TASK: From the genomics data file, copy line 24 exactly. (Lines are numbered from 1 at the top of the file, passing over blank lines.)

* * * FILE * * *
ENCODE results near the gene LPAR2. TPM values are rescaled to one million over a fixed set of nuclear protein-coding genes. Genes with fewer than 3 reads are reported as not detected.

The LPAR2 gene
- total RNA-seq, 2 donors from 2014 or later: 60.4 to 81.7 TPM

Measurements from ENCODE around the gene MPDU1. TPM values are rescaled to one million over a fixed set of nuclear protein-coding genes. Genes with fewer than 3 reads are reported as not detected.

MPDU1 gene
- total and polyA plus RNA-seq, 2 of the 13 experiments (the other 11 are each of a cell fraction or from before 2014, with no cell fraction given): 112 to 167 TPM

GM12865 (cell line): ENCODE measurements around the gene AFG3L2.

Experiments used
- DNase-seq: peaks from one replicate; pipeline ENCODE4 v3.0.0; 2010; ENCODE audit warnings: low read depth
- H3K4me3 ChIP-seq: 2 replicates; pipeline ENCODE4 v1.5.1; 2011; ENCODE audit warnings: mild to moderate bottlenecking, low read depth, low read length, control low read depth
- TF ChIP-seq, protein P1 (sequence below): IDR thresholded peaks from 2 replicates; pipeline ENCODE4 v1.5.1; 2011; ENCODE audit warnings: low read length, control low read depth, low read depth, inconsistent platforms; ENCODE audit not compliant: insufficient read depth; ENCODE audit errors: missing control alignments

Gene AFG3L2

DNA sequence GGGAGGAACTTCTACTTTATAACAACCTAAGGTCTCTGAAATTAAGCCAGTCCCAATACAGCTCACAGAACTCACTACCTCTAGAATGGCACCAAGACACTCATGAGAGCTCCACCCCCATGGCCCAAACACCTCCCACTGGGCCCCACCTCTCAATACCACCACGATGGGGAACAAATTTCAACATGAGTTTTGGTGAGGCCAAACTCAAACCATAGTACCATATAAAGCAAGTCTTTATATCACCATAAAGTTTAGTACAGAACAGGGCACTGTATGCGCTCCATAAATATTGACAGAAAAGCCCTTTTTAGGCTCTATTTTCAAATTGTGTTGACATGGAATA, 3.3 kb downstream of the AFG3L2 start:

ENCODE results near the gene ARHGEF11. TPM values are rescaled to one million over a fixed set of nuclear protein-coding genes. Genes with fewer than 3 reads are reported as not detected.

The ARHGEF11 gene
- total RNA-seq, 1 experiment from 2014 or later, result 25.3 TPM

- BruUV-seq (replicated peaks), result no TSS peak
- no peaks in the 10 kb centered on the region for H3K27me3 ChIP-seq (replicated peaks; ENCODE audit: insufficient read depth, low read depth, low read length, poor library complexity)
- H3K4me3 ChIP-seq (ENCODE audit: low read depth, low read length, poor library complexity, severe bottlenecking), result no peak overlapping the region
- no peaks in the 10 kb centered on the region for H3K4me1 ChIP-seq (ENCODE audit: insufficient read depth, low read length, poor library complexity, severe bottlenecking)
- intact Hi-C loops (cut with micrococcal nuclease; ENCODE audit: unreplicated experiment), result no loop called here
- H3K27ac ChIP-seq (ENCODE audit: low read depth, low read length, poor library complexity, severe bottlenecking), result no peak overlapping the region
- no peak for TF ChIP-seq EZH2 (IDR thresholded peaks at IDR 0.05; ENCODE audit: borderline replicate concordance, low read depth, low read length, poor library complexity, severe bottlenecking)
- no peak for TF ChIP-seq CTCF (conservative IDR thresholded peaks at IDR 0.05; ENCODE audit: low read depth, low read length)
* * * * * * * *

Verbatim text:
- no peak for TF ChIP-seq CTCF (conservative IDR thresholded peaks at IDR 0.05; ENCODE audit: low read depth, low read length)